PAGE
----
Special Issue: Volume 2, Issue 2
“A Catalogue of Cultural Conversations”
This special issue includes shorter versions of the journal’s Longform, Brushstrokes, and Multimedia essays. The Brushstrokes essays serve as a written component for the 33 participants in the Global Cultural Fellows program at the Institute for International Cultural Relations at The University of Edinburgh. The fellows’ pictures are included with their articles. The Longform and Multimedia essays are written by the program’s faculty coordinators and outside writers that were invited to share their perspectives.
Theme 1: Highs and Lows
High and low refers to the difference between traditional art, like classical music or ‘national’ art forms, and commercialized art such as television series. Terms such as highbrow and lowbrow culture are used to distinguish taste in art and participation in such activities. It is important to recognize how various art forms fit into each category, but also how they interact or are excluded from one another in cultural programming and writing. Highs and lows can equally stand for exclusion and inclusion of any sort – for example, social, political, sexual – in and through art. In other words, what sorts of arts and cultural artefacts obtain high versus low standing, and what are the connections between these highs and lows and society?
Luis Felipe Ferra
Theme 2: Voice and Silence
This theme explores how individuals and social groups can assert voice through artistic creations or in society. What does it mean to have a voice? How do we come to characterize the voice of a group or community? The individual’s and group’s agency, or the capacity to act despite obstacles, may be a key consideration for how creative artistic expressions may be created. Does the same hold for voice for social and political movements? Under what conditions do individuals remain silent or are silenced? What does silence mean in art?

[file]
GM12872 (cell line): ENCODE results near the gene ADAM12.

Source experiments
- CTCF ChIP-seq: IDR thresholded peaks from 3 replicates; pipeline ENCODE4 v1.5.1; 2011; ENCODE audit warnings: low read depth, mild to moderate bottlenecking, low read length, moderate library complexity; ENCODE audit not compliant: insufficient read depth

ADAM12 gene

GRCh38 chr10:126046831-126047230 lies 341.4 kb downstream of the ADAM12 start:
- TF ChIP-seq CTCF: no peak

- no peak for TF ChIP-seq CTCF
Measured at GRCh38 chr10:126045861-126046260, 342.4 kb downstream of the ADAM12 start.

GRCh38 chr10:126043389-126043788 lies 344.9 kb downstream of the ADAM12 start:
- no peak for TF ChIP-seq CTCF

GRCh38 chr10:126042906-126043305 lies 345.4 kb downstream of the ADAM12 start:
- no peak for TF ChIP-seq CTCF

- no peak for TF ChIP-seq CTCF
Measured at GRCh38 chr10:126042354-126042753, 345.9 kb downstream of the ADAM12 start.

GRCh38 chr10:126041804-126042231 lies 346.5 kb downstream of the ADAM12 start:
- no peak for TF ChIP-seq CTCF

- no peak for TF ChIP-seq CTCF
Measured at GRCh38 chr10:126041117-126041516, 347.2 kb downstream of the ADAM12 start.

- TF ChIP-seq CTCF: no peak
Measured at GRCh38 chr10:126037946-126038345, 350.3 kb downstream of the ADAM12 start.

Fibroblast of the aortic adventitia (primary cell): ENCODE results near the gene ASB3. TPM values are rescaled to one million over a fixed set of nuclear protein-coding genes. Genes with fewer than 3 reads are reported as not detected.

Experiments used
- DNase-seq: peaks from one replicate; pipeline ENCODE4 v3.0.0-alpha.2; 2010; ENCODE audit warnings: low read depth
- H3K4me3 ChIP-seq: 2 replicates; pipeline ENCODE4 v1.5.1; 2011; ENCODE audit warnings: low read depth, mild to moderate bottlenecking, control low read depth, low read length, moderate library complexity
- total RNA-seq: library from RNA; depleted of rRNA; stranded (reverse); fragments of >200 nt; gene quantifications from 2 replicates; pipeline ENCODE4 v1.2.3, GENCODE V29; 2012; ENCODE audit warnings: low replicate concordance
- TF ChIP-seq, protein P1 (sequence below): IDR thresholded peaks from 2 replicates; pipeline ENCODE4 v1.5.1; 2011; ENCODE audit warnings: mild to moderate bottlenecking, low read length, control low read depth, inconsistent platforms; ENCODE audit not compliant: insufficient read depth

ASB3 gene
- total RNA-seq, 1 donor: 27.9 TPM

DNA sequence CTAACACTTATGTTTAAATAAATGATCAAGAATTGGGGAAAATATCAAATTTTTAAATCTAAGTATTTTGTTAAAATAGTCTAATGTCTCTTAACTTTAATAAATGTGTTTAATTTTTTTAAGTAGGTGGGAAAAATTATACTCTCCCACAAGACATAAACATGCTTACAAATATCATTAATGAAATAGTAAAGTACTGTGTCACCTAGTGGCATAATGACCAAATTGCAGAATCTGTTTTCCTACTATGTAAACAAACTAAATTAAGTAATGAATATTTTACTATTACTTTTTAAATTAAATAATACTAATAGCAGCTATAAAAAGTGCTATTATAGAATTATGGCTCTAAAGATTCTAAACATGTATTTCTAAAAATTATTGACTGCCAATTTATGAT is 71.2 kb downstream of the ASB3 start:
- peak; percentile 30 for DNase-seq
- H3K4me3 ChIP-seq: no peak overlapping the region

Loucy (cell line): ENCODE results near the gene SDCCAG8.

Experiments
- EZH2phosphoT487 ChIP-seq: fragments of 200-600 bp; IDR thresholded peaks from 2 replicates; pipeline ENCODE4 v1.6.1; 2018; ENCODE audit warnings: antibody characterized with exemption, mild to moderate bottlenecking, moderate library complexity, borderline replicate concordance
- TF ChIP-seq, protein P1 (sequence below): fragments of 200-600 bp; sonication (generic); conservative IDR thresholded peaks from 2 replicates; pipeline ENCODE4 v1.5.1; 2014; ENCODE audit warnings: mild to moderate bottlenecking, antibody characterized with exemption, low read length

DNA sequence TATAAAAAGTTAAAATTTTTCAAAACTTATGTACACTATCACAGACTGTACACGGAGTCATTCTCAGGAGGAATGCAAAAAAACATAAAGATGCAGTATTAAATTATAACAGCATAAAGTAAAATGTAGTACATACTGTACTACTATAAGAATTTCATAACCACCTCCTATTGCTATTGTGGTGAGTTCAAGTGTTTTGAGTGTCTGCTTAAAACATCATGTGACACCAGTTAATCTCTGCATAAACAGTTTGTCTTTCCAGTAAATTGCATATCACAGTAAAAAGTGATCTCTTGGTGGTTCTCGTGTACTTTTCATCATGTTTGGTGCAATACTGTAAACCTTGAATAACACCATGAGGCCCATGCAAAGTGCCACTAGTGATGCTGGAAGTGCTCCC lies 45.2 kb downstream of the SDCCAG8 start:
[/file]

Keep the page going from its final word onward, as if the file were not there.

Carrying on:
Dorothy Miell and J. P. Singh
Theme 3: Witness
This theme explores the artists or individuals as witnesses. What does it mean to be a witness to and how is that different from being an observer? Additional questions include what the artist’s or individual’s ethical responsibility is in situations of oppression, cruelty and hypocrisy? Must an individual or an artist even have one?
Caitlin Nasema Cassidy
Theme 4: Empathy
Empathy describes the ability to relate to another individual’s point of view and understand his or her emotional response. Artists often express the human condition in terms that the audience will recognize. Empathy allows the artist to execute this task. How do the arts humanize or dehumanize? In general, how do we empathize and represent the individual and human condition?
Cynthia P. Schneider
Shubham Roy Choudhury
Theme 5: Anger and Anxiety
How do societal anger and anxiety influence cultural activity on local, national and transnational scales? This theme also examines how artists create meaning from anger and anxiety in society at large.
Faisal Abu Alhayjaa
Theme 6: Culture Wars
This theme reflects on cultural politics and economics. Cultural wars involve clashes of collective identities across divides that ca be societal, national, or transnational. For artists and cultural producers, political institutions and economics impact the ways and degrees to which the arts receive public support and approval. Culture Wars can reflect how art is created in the context of these political debates.
Manuel Francisco Viveros
Theme 7: Global Values
Global Values speak to our current moment in an ever-globalizing world. Cosmopolitan understandings of human relations are in conflict with reactionary nationalist rhetoric and preferences. As a result, there is debate over how cultures are understood and how groups identify themselves.
J. P. Singh
Nik Shahrifulnizam Bin Che Rahim
Gideon J. Wabvuta